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Logo of Phnom Penh Post newspaper Phnom Penh Post - Tycoon testifies in trust case

Tycoon testifies in trust case

111207_06
Kok An, chairman of Anco Brothers Company Ltd, speaks to the Post outside Phnom Penh Municipal Court yesterday.

Tycoon and ruling party senator Kok An testified yesterday against a former executive and his wife who are accused of siphoning nearly US$60 million from one of his numerous ventures, Anco Brothers Company.

“He was the person I trusted the most in the company,” the senator told the Phnom Penh Municipal Court. “He transferred piles of money from the company’s account into his own and his wife’s accounts.”  

The couple, who were charged in July with breach of trust and are in pre-trial detention, did not attend the hearing. Neither did their four lawyers, three of whom submitted letters to the court saying they were too busy to attend. Presiding Judge Leang Samnak said the letters were an “attempt to delay the trial”.

Heng Chheang, former vice-president of Anco Brothers and nephew of Kok An’s wife, and his wife Tep Kolap, former rector of the Phnom Penh International University, provided no reason for their absence.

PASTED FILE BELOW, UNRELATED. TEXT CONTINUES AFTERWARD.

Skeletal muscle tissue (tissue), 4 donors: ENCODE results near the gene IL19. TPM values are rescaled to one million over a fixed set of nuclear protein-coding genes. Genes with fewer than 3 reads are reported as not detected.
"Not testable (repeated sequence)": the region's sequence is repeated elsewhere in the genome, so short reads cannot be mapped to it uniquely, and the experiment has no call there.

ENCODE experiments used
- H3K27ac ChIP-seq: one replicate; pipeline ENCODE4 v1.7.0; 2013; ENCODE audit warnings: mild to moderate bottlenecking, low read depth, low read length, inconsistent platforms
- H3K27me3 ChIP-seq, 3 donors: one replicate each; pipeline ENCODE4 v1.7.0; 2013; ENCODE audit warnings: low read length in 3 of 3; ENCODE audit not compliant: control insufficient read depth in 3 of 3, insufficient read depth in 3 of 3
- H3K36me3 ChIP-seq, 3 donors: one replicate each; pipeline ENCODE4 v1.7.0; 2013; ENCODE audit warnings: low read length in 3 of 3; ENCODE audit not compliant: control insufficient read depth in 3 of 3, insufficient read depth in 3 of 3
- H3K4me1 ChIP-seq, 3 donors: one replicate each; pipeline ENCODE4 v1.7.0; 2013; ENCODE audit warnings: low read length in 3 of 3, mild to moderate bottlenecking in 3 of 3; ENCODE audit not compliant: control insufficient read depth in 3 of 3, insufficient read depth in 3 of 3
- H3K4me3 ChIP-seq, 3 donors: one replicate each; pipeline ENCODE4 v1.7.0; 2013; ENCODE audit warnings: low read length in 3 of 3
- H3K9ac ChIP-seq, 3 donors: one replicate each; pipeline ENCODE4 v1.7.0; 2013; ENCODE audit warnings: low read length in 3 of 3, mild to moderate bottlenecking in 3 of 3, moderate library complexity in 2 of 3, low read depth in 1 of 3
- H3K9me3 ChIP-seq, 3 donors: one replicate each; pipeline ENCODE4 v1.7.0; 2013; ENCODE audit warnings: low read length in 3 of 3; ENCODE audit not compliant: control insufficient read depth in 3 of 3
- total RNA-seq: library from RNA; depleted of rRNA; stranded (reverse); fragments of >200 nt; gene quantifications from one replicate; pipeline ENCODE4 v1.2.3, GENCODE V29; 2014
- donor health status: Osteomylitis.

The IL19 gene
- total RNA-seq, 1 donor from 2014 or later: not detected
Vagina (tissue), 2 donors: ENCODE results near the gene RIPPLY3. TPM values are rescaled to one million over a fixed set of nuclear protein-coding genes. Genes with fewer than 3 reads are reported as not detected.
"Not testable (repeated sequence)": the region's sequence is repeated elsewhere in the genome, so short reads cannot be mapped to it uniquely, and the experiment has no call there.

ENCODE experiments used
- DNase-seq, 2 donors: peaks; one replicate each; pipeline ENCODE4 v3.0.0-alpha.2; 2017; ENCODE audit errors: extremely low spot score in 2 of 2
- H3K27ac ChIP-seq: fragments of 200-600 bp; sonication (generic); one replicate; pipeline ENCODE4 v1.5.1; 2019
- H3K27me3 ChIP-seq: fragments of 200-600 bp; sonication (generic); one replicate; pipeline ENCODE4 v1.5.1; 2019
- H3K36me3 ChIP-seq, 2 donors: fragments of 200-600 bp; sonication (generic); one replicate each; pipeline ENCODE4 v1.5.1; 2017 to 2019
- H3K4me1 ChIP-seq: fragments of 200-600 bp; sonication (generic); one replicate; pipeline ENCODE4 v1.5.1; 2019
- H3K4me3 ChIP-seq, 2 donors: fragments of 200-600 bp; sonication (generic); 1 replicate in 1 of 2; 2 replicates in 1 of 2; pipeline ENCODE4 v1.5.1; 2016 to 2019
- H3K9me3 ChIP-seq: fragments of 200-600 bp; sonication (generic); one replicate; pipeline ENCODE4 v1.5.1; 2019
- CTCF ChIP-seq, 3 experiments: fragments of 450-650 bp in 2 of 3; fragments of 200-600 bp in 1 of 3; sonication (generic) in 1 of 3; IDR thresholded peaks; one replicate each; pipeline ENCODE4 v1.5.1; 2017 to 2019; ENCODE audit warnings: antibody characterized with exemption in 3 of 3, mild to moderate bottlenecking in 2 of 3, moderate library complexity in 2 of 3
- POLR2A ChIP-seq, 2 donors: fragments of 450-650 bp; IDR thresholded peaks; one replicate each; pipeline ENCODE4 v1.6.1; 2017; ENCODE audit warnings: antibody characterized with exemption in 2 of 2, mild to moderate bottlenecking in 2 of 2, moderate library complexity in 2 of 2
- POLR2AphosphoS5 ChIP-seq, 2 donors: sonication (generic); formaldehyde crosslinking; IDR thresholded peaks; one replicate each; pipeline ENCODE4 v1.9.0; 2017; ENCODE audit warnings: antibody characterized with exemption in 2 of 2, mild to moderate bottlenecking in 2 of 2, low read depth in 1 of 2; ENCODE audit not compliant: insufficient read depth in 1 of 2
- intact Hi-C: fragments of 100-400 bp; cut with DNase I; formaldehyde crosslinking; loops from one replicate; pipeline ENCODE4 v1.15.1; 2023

Previously, they said the court had failed to follow legal procedures and called for an external audit of the firm, which distributes British American Tobacco products, Evian water and Budweiser beer in Cambodia.

Heng Chheang was hired by the company in 1991, rising rapidly as the tycoon’s business ventures multiplied into water supply, banking, resorts and a casino, Kok An told the court.

Initially, Kok An accused the pair of stealing $34 million between 2008 and 2010. Prak Sophath, an internal auditor at the company, told the court his June audit found that Heng Chheang had transferred more than $58 million into his and his wife’s accounts at three banks between 2001 and 2010.

Kok An’s lawyer Long Dara said the couple stole a total of $58,973,265.28, and requested a heavy sentence, repayment of the stolen funds and $300,000 in compensation.

Deputy prosecutor Heang Sopheak said there was enough evidence to prove guilt. A clerk read answers the pair previously gave to a judge, in which they insisted they were innocent.

Judge Leang Samnak said he would deliver a verdict today. Lawyers for the accused could not be reached.

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